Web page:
• 17. James 2:2,3 Favoritism is the root cause. The wealthy churchgoer is dressed in fancy apparel and wears an impressive gold ring. He is quickly ushered to the best seat in the house. The poor man in dirty clothing is relegated to sitting on the floor or standing during the service. When this happens, James declared, you have discriminated among yourselves and become judges with evil thoughts.
  • 18. James 2:4 have you not made distinctions among yourselves, and become judges with evil thoughts?
  • 19. James 2:4 No follower of Jesus Christ should treat others unequally just because of their financial status and the clothing they can afford, especially when they come to church. Believers need to be very careful not to treat others differently based solely on their outward appearance.
  • 20. James 2:4 Everyone is equally entitled to hear the gospel of Jesus Christ and the teachings of the Bible without being disproportionately honored or mistreated because of their appearance. People judge with evil thoughts when they treat people unequally because of their wealth or status in the world and so damage their witness to the truth.
  • 21. James 2:4 The Apostle Paul wrote against making “distinctions among yourselves, ” saying, “There is no longer Jew or Greek, there is no longer slave or free, there is no longer male and female; for all of you are one in Christ Jesus” (Galatians 3:28). If we do not truly love others as God loves us and as Jesus expressed the love of God for others, then we may have evil thoughts toward others.
  • 22. James 2:5 Listen, my beloved brothers and sisters. Has not God chosen the poor in the world to be rich in faith and to be heirs of the kingdom that he has promised to those who love him?
  • 23. James 2:5 Some Jews looked on earthly prosperity as a mark of divine favor, while poverty was seen as a sign of God's disfavor. James reminded his readers that those who are poor in the eyes of the world may be rich in faith. Jesus noted that they have high standing in God’s eyes. (Luke 4:18). Moreover, it was the rich—not the poor—who were exploiting the Christians.
  • 24. James 2:5 Jesus cared for both the rich and the poor according to their real needs, both material and spiritual. God has chosen many poor people to be “rich in faith”: the poor can have an abundant faith in God, knowing God is their only hope and God has an inheritance for them in His Kingdom.
  • 25. James 2:5 Riches and the things of this world can crowd God and following Jesus out of the lives of some rich people. Jesus felt sad when the rich young man walked away from Him because he preferred his riches to following Him as Lord (see Matthew 19:21 -24). Jesus said it was hard or difficult, but not impossible, for rich people to enter the Kingdom of God.
  • 26. James 2:6, 7 but you have dishonored the poor. is it not the rich who oppress you? Is it not they who drag you into court? is it not they who blaspheme the excellent name that was invoked over you?
  • 27. James 2:6, 7 James rebuked these people by declaring “you have dishonored the poor. ” He wanted the disciples to know that the poor can be dishonored in many ways, including giving the rich preferential treatment over the poor in the church.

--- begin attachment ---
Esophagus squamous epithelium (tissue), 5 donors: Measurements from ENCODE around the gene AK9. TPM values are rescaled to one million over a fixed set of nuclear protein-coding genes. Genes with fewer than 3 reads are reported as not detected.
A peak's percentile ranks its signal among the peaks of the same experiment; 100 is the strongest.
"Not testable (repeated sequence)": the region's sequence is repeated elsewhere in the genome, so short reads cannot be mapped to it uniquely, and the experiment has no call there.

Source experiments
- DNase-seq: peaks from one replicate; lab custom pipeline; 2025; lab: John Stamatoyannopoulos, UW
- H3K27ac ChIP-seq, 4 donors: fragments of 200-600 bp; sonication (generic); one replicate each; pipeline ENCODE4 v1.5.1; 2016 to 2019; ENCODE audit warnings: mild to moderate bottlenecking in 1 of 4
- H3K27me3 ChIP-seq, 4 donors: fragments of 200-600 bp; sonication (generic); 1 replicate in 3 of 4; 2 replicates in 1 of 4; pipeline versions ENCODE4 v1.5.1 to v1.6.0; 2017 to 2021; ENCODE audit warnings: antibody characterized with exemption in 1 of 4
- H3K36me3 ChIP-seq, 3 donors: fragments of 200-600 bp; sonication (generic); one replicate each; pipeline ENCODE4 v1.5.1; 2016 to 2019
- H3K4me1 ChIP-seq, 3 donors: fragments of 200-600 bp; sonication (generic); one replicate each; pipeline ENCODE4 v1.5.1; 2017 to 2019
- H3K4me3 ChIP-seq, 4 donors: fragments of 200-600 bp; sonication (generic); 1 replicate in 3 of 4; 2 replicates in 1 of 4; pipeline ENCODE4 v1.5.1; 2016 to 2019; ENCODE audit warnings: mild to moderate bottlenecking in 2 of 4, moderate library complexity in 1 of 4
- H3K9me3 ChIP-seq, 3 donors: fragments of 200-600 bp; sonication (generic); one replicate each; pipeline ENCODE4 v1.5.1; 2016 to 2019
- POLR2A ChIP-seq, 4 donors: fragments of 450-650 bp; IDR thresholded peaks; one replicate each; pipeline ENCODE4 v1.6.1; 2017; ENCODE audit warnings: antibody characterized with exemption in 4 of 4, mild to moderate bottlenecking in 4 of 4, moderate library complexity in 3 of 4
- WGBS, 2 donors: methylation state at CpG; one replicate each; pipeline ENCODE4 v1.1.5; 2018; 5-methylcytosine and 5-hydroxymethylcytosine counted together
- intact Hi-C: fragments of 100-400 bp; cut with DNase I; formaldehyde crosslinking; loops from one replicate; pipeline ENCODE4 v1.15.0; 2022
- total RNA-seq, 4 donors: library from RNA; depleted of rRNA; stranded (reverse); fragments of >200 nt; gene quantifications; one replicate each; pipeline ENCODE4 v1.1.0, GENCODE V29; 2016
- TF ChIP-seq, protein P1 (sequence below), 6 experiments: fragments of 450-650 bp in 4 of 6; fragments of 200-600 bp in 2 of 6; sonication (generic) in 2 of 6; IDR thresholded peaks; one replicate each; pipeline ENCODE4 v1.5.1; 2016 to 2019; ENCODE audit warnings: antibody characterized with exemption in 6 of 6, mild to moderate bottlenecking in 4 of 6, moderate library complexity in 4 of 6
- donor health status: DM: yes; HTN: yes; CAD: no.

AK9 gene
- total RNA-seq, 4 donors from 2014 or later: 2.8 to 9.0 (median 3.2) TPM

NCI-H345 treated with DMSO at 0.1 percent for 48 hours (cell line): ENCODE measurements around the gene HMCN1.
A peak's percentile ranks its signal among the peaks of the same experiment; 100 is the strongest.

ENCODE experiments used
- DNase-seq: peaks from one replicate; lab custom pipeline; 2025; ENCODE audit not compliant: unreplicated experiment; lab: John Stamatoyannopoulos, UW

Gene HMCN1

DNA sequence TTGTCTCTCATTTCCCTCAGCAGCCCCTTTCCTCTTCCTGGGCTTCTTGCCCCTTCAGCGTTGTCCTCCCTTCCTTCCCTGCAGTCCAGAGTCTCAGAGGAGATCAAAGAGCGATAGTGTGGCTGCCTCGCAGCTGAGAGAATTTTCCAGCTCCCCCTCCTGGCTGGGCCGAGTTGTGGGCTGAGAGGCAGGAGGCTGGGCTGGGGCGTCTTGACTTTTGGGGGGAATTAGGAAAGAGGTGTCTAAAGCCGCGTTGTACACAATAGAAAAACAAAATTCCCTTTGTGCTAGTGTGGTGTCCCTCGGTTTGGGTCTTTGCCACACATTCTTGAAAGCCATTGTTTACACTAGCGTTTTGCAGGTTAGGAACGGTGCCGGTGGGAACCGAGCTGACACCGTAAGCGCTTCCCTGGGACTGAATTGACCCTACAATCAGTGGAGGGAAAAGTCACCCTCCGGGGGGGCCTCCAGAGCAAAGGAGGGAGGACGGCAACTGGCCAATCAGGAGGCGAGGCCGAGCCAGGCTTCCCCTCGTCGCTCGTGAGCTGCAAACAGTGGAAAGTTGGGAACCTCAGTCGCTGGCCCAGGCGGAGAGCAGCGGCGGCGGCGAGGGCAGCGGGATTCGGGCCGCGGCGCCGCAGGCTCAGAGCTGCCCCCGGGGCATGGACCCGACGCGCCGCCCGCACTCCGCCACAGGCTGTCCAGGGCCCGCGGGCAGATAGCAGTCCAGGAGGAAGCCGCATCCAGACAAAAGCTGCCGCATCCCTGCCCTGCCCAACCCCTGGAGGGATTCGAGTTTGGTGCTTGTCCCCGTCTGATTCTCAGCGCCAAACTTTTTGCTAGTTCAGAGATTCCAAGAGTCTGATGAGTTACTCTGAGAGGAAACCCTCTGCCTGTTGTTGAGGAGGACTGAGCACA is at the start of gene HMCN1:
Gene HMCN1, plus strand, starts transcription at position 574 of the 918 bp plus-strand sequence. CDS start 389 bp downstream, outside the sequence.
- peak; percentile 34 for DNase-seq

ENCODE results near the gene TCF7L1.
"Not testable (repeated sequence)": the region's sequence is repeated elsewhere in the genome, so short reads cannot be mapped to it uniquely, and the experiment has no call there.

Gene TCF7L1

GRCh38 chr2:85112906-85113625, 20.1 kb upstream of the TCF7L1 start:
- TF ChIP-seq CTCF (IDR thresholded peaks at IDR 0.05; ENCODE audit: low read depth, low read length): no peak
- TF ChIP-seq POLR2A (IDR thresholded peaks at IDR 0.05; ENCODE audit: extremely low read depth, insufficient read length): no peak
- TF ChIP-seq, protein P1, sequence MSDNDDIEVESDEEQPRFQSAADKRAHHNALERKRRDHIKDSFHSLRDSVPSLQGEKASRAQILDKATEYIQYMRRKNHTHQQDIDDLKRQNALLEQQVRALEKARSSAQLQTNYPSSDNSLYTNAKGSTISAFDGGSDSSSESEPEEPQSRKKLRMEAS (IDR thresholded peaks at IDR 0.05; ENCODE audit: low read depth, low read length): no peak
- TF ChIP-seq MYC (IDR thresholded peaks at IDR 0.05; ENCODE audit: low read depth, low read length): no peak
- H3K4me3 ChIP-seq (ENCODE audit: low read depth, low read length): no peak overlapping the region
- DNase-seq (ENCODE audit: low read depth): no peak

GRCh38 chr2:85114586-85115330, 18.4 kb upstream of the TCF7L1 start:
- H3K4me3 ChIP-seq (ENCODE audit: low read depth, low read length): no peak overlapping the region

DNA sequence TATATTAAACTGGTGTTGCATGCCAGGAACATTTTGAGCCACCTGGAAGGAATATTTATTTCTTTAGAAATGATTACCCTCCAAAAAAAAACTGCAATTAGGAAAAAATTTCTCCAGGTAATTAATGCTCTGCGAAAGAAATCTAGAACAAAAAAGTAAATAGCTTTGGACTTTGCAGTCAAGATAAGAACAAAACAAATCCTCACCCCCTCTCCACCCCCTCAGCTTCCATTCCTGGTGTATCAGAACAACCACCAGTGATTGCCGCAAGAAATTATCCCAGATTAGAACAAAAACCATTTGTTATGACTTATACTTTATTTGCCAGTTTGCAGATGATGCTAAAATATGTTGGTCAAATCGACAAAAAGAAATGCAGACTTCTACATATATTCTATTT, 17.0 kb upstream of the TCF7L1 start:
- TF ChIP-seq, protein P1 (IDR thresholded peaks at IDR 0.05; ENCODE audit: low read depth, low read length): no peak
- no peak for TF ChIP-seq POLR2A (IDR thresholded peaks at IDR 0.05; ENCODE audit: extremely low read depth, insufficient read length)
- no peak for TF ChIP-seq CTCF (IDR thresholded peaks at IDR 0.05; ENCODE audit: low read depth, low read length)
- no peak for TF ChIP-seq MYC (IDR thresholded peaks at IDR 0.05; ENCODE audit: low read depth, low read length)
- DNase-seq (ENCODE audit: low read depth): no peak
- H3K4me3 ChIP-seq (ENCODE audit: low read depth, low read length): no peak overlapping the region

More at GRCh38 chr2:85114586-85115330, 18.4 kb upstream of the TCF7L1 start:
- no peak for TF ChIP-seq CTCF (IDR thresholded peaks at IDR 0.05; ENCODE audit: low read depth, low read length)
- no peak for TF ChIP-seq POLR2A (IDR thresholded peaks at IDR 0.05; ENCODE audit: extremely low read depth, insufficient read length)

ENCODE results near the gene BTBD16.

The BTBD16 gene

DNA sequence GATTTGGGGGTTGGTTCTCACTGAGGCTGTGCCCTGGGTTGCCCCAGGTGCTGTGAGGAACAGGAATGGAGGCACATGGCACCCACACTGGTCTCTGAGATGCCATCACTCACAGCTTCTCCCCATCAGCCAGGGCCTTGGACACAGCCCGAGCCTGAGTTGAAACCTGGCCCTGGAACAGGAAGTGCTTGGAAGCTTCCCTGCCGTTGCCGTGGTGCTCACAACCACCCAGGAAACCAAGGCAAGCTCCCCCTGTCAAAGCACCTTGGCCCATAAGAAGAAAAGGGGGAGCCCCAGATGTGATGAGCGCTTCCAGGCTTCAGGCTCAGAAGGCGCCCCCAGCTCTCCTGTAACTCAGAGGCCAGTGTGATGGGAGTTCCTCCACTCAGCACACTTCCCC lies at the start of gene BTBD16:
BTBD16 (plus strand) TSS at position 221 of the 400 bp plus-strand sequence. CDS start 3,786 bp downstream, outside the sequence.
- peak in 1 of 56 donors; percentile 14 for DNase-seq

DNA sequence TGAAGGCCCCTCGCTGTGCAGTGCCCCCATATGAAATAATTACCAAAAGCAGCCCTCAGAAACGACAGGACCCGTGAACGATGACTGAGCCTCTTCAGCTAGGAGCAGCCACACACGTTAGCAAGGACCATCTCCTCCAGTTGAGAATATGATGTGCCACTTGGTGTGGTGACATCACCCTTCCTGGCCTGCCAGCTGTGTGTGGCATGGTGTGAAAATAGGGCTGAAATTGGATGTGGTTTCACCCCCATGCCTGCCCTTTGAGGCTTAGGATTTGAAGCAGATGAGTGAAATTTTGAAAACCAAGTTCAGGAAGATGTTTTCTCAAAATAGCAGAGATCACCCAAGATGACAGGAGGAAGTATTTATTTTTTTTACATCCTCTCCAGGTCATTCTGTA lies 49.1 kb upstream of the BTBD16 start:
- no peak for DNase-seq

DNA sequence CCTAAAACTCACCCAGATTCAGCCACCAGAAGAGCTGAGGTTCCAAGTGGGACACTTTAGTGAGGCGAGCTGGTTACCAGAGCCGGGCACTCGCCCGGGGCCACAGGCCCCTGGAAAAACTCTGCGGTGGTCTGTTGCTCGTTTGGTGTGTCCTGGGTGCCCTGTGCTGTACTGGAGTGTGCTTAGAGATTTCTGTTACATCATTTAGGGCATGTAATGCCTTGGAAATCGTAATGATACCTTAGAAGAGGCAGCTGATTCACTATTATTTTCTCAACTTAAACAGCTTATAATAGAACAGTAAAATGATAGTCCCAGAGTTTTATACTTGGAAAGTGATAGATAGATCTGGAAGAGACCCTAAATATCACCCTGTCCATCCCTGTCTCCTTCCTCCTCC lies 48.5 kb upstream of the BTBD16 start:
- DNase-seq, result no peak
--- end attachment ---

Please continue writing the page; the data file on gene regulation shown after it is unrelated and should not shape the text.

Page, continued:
• 28. James 2:6, 7 He declared that all Christians must not dishonor rich or poor, but treat all believers as valued children of God. He felt much could be learned from those who are “rich in faith, ” whether rich or poor. Specifically, rich Christians (including rich unbelievers) should not oppress others or drag others into court to increase their power or wealth.
  • 29. James 2:6, 7 The rich sometimes unjustly used their wealth to profit from those who cannot afford to defend themselves.
  • 30. James 2:6, 7 A. T. Robertson noted, “The Sadducees will not even call the name of Jesus when they discuss the case of Peter and John. They refer with contempt to ‘this name’ (Acts 4:17). The disciples rejoiced, however, ‘that they were counted worthy of suffering disgrace for the Name”’ (Acts 5:41).
  • 31. James 2:6, 7 Those who are financially poor are often proved to be rich toward God (Luke 12:21). Jesus said that Heaven belongs to the truly poor in spirit (Matthew 5:3; Luke 6:20).
  • 32. James 2:6, 7 Jesus’ standard of behavior and morality are often ignored and ridiculed by those who use their riches to act contrary to the express will of God in the Bible; who use their riches to fulfill their pleasures knowing that Christians do not live that way.
  • 33. James 2:8 You do well if you really fulfill the royal law according to the scripture, “You shall love your neighbor as yourself. ” But if you show partiality, you commit sin and are convicted by the law as transgressors.
  • 34. James 2:8 The royal law of love for God and others often moved believers to try to live as Jesus lived before the world. James knew that when believers consider or love themselves, they can think of how they would want to be treated and then try to treat the poor in ways that avoid unjust partiality when trying to do what God would want to help the poor.
  • 35. James 2:8 When the followers of Jesus Christ loved others as they love themselves, they naturally and supernaturally treated each person as of equal importance to themselves; they never sought to mistreat or take unjust advantage of others. They did not show partiality.